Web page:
She feels so strongly about this culture, she is in pre-production for a television drama highlighting this, at times, toxic world. She was a child star, in music and acting, in New Zealand, and had experienced the highs and lows of the showbiz journey.
It was her belief some parents were unaware they had unrealistic expectations.
“Somebody is telling these kids they’re great, and they’re not,” she said. “I think the saddest thing is that some kids might never know what they’re good at because they’re pursuing a future in entertainment.”
Ms Clark, who owns a singing school, believed some parents were living vicariously through their children.
“There’s nothing wrong with building a life that is not in the spotlight,” she said.
Plus, she was clueless as to how people afforded it. “All these lessons can be expensive. I know, I charge a lot.”
She said she auditioned all of her students and that she would only audition the young ones with their parents present. “I want them to hear what it’s about too – I can be pretty cutting,” she said.
Sydney Vocal Arts Centre director Margi Coen knows what it takes to be a finalist on one of these shows. She has been the singing teacher of many contestants, and the tutor of the winner of 2011 Australia’s Got Talent.
“I’d love to take everybody but I have to be selective,” she said. “I have definitely seen a spike in the numbers of people on the peninsula enrolling for singing lessons.”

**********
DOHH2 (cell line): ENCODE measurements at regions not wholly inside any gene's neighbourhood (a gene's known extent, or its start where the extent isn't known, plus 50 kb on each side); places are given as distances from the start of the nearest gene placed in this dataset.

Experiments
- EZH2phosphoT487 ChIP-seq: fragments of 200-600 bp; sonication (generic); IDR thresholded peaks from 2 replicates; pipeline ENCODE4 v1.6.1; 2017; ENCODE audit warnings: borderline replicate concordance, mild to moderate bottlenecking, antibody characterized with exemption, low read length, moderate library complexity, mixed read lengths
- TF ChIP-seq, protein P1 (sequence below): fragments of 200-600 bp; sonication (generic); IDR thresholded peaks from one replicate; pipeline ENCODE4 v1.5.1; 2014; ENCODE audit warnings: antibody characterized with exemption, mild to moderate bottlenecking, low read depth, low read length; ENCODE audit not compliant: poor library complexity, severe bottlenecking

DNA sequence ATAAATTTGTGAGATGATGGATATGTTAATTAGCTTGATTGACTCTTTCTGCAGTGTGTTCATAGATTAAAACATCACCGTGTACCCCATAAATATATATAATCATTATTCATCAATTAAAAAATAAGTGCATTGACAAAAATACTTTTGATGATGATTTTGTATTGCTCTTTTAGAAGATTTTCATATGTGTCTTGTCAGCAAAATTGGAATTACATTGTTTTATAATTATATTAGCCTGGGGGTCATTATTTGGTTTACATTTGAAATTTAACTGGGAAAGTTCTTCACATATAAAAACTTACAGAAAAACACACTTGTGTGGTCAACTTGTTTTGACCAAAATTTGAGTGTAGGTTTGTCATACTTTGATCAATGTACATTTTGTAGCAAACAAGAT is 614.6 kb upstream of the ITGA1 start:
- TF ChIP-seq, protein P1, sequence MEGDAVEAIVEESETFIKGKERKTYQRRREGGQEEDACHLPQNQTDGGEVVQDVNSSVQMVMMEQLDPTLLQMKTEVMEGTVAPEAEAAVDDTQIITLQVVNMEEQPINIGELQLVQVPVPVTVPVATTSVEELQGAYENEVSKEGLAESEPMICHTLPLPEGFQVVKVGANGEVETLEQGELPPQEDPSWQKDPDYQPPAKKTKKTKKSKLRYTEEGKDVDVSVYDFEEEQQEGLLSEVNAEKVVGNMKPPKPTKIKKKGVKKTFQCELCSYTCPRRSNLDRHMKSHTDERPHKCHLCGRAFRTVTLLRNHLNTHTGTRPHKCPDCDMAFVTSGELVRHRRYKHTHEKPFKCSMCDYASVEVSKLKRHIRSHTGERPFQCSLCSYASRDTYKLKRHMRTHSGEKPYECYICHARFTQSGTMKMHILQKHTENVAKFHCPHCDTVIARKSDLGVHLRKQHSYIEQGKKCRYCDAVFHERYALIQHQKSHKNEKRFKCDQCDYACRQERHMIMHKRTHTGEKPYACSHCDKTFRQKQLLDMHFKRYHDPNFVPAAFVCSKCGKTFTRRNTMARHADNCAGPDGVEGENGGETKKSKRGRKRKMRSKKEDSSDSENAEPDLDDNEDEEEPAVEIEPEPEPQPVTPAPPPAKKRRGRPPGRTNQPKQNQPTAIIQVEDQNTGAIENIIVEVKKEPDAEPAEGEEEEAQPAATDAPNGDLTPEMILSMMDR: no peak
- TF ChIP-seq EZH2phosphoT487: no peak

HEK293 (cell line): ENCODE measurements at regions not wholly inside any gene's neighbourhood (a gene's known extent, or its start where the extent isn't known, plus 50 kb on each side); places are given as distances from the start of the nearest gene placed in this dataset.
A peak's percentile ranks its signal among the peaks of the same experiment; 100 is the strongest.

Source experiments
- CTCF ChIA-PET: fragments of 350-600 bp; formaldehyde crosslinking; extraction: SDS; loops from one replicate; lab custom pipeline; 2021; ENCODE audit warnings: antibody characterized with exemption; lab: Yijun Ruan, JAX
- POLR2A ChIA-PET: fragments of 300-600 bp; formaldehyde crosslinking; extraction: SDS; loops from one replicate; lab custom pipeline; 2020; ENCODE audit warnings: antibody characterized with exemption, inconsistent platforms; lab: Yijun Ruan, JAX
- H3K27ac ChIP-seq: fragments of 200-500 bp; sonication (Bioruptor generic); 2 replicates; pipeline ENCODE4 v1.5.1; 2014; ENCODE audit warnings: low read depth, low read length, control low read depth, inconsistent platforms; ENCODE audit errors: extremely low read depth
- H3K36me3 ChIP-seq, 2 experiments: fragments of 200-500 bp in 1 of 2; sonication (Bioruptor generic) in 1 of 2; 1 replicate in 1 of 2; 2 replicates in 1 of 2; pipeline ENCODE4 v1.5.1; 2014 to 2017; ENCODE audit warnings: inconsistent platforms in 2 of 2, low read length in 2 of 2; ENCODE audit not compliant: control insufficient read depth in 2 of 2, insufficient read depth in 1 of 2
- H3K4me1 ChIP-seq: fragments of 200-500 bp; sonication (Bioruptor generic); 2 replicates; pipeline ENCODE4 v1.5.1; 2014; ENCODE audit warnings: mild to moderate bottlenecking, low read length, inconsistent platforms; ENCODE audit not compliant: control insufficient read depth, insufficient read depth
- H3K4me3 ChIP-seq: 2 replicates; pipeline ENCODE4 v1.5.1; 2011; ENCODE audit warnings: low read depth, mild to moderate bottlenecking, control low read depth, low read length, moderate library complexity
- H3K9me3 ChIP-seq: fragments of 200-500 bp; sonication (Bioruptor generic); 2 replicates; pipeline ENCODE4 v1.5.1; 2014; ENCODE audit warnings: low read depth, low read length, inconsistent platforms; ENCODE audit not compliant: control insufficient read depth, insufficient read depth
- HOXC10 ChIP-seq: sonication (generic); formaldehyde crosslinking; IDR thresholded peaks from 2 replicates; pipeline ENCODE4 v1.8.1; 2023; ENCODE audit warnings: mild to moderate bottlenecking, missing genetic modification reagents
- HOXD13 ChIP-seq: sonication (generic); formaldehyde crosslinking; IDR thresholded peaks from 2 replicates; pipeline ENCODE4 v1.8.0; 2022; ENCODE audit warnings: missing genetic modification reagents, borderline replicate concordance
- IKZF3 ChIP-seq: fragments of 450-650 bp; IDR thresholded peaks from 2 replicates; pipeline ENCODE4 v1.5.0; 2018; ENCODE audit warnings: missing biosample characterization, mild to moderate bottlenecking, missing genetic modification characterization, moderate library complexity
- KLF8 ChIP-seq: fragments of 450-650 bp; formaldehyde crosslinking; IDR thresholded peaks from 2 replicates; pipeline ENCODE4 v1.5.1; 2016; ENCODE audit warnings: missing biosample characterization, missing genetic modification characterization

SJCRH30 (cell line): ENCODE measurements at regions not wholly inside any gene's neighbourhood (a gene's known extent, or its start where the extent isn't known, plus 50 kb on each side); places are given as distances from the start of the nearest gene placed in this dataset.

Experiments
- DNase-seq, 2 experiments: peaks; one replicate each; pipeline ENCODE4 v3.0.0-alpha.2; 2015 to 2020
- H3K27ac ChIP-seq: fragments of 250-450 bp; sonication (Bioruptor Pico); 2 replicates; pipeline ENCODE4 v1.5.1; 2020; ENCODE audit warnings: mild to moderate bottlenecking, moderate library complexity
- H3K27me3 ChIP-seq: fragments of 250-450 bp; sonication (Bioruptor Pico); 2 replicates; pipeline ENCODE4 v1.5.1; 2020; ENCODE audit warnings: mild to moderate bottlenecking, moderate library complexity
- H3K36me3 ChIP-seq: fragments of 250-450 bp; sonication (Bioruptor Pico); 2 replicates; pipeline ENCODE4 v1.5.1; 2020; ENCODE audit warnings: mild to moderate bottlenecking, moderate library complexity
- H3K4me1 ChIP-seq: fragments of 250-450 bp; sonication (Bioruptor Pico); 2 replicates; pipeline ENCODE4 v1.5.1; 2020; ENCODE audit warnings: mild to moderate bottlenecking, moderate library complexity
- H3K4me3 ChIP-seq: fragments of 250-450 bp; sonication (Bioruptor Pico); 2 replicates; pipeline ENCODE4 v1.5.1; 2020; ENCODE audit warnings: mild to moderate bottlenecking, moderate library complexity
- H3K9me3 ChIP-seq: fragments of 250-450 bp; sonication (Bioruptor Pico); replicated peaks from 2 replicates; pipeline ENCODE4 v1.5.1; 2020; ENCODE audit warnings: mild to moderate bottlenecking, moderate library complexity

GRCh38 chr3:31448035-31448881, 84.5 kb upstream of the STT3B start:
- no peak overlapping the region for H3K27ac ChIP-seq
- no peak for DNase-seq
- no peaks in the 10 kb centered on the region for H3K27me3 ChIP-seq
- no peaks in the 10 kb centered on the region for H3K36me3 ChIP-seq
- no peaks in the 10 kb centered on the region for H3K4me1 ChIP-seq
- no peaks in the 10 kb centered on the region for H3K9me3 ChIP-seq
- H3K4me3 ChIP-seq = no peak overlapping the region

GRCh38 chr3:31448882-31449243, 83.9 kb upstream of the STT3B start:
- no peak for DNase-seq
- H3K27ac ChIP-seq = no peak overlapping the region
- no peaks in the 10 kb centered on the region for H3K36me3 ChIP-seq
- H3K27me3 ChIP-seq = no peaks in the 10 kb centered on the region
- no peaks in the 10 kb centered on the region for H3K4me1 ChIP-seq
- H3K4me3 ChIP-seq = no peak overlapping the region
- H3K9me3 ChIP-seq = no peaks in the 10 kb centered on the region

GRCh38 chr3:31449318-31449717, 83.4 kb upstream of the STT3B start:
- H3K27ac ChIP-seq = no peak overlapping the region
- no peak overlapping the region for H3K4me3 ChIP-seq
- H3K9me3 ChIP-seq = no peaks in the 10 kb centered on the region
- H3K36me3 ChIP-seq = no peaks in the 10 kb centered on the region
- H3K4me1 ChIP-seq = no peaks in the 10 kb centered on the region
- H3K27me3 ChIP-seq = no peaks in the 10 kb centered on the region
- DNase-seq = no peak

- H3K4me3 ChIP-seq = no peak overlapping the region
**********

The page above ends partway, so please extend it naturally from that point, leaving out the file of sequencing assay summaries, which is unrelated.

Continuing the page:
Yet, Ms Coen estimated that only about 5-10 per cent of the contestants on this kind of show still had a career in music.
A locally-based clinical child psychologist has said he believed there were elements of these kinds of reality shows which we should be thinking about with regards to the effects they were having on young people.
“At the end of the day we’re talking about children,” Mona Vale psychologist Greg Powell said.
“These kids need to be kids,” Mr Powell said. “They need to fail and make mistakes without the rest of the world watching.”
Reality TV was about watching the mistakes; we liked to look at other people’s distress. “I think you have to go into it with the understanding that it is not necessarily a pathway to success,” Ms Coen said.
She believed the success of her charge Jack Vidgen, winner of AGT, had “brought everything to the forefront”.
“Some parents think it’s all about having a good teacher,” Ms Coen said. “But there are a number of different elements: natural talent; a dedicated mindset which results in hours and hours of practice; and the right attitude.” According to Ms Coen, people who seemed to do well (on these shows) were people with their feet on the ground.
Australians don’t like people who are full of themselves,” she said. “It’s the whole underdog phenomenon. We like to see people improve and grow. The coaches like to see it, the producers like to see it, and of course the audience loves it.
That was part of it for Jack, I think – that beautiful innocence.
Ms Coen said she didn’t encourage her students to take part in the reality shows. She said while it was one avenue to possibly forge a career in the entertainment industry, it wasn’t for everyone.